B.B. Ghose, J.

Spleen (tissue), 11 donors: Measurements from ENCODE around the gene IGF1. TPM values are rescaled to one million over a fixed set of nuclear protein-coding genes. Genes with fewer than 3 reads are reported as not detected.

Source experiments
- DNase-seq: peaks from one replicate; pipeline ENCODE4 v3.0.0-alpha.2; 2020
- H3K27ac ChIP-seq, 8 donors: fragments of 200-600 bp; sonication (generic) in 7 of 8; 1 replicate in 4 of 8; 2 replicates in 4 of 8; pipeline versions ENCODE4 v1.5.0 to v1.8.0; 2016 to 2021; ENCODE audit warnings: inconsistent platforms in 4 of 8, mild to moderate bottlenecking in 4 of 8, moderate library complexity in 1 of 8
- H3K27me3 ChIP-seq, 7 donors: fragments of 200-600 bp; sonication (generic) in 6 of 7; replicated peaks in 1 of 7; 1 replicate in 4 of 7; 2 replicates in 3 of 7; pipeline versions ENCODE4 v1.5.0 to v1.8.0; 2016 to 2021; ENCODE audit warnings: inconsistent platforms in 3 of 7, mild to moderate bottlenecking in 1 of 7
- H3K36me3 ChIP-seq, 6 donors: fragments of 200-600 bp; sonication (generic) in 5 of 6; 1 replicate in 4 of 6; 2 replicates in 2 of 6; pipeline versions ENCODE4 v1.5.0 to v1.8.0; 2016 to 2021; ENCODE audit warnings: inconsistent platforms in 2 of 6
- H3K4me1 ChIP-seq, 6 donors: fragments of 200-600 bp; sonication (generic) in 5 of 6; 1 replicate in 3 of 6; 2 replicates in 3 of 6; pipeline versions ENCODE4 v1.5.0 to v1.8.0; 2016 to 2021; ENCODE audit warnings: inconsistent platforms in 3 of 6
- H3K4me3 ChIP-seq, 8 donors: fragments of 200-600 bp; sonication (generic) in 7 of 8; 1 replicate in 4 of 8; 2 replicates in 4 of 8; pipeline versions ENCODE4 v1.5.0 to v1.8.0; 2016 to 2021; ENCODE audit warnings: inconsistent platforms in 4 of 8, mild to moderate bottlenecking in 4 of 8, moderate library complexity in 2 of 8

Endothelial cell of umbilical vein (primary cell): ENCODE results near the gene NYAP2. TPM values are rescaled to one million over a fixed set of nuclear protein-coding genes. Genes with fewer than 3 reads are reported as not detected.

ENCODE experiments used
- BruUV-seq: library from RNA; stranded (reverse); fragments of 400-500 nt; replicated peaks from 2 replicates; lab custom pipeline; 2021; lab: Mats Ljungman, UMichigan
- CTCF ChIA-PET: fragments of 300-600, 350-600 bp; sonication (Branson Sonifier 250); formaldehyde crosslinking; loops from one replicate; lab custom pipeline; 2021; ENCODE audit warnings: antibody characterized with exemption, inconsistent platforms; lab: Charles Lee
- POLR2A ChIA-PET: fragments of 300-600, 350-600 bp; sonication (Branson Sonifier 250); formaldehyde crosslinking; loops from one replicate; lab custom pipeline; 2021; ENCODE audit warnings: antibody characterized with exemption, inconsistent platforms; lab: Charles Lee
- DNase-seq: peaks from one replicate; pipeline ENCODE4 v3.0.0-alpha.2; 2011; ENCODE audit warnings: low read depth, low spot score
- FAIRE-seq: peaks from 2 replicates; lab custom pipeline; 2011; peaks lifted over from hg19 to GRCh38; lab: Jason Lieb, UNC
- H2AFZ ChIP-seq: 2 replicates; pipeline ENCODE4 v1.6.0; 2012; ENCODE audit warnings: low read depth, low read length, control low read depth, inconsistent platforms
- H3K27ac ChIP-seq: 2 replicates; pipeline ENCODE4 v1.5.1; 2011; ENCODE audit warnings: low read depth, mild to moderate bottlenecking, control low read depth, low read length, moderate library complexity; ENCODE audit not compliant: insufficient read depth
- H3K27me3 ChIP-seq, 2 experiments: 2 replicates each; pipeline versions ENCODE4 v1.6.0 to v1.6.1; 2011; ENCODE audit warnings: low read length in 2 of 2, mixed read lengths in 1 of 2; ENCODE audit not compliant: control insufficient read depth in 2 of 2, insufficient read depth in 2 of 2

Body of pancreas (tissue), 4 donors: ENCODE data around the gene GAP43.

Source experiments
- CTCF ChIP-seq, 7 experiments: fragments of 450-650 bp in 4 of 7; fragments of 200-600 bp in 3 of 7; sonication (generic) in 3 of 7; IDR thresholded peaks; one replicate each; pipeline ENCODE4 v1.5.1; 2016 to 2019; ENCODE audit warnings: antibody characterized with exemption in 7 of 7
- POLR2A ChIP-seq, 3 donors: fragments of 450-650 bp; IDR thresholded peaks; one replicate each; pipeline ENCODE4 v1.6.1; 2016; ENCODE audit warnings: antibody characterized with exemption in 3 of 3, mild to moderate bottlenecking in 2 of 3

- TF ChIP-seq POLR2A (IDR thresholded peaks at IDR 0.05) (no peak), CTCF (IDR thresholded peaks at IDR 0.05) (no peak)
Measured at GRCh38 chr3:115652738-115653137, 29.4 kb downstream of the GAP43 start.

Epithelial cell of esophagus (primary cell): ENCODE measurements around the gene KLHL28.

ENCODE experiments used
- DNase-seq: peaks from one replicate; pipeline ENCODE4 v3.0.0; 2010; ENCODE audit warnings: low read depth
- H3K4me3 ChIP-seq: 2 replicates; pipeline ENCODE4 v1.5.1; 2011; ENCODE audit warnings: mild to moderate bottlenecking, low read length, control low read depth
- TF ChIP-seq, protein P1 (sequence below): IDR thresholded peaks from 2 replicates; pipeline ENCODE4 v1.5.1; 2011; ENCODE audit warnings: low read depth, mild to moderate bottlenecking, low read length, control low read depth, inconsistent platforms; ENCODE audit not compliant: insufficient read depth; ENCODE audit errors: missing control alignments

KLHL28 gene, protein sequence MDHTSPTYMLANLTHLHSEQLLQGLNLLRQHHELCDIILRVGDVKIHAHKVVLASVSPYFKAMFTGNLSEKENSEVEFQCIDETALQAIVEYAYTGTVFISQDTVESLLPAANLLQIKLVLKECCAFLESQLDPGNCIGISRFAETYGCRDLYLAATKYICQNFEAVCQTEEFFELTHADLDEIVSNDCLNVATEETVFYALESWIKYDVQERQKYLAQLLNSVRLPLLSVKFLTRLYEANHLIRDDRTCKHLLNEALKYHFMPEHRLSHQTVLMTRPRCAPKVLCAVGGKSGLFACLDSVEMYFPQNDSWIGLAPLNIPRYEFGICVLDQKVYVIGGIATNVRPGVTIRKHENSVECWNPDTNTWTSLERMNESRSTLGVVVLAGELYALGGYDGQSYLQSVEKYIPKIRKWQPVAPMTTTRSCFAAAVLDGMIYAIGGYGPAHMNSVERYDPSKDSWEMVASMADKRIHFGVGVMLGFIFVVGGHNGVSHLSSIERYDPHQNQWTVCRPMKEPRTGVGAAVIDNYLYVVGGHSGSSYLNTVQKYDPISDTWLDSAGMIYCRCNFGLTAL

1. This is an appeal by the judgment-debtor against an order of the Subordinate Judge, dated the 11th of April, 1928, rejecting the objection of the judgment-debtor to the execution of the decree which was transferred from the Original Side of this Court to the Court of the Subordinate Judge. The objection of the judgment-debtor in the Court below was this: The decree-holders had attached certain properties consisting of shares in some companies which they allege belong to the judgment-debtor in execution of the decree under an order of the High Court. They asked for transfer of the decree to the Alipur Court under Section 39 of the Civil Procedure Code. The decree-holders gave an undertaking to the High Court that the properties attached by that Court shall not be sold until the properties attached by the Alipur Court have been sold. The objection of the judgment-debtor was that the High Court had no jurisdiction to send the decree for execution to the Alipur Court under the previsions of Section 39 of the Civil Procedure Code. His contention was that under Clause (6), Sub-section (1), Section 29 of the Code of Civil Procedure the decree-holders could only ask for the decree being sent for execution to another Court, if the judgment-debtor had no property within the local limits of the jurisdiction of the Court which passed the decree sufficient to satisfy such decree. The Subordinate Judge rejected that contention on the ground that under Clause (a) of Section 39, Sub-section (1) of the Code the Court which passed the decree was entitled to send it for execution to the Alipur Court as the judgment-debtor actually and voluntarily resided within the jurisdiction of the Alipur Court. The contention before the Subordinate Judge and also before us was that Clause (a) only applies if the execution of the decree is sought to be made by personal arrest of the judgment-debtor and not as against his property. In our opinion, this contention is not sound. When the decree-holder asks for sending the decree for execution to another Court, it is not necessary for him to specify the manner in which the decree is intended to be executed either by arrest of the person of the judgment-debtor or by attachment and sale of his properties, moveable or immove-able. It is sufficient for him to satisfy the Court that the application falls within one or other of the clauses of Sub-section 1 of Section 39 of the Civil Procedure Code. If a decree-holder satisfies the Court which passed the decree that the judgment-debtor resides within the local limits of the jurisdiction of another Court he may ask for sending the decree for execution to that Court without stating anything more in his application and under such circumstances the Court which passed the decree has jurisdiction to transfer it for execution to that other Court. This contention, therefore, on behalf of the appellant cannot, in our opinion, be accepted. It was next urged that a decree cannot be sent for execution to another Court unless all the properties attached by the Court which passed the decree are sold in satisfaction of the decree. It was pointed out that in the two cases referred to in the judgment of the Subordinate Judge, viz. the case of Saroda Prosaud Mullick v. Luchmeeput Singh Doojgur 14 M.I.A. 529 : 17 W.R. 289 : 10 B.L.R. 214 : 2 Suth. P.C.J. 560 : 3 Sar. P.C.J. 77 : 20 E.R. 883 and Krishto Kishore Dutt v. Roop Lall Dass 8 C. 687 : 10 C.L.R. 609, the properties within the jurisdiction of the Court which passed the decree had either actually been sold or were shown to be not sufficient to satisfy the decree. Under those circumstances only it was held that simultaneous execution could be had in several Courts. It was contended that simultaneous execution can be bad in several Courts if there is no execution pending in the Courts which pa3sed the decree or in other words no execution can be levied simultaneously in the Court which passed the decree and other Courts. If simultaneous execution in different Courts is allowed, we do not see on what principle it can be said that simultaneous execution in the Court which passed the decree and the Court within the local limits of which the judgment-debtor resides is illegal. We are of opinion that under Clause (a) of Section 39 (1) the decree may be sent for execution to a Court within the local limits of which the judgment-debtor resides. No doubt, under Clause (6) if the decree is sought to be sent to a Court within the jurisdiction of which the judgment-debtor does not reside it would be necessary for the decree-holder to satisfy the Court that the judgment-debtor has not sufficient property within the local limits of the jurisdiction of the Court which passed the decree sufficient to satisfy the decree. We, therefore, agree with the decision of the Subordinate Judge that the High Court was quite competent to transfer the decree for execution to the Court below.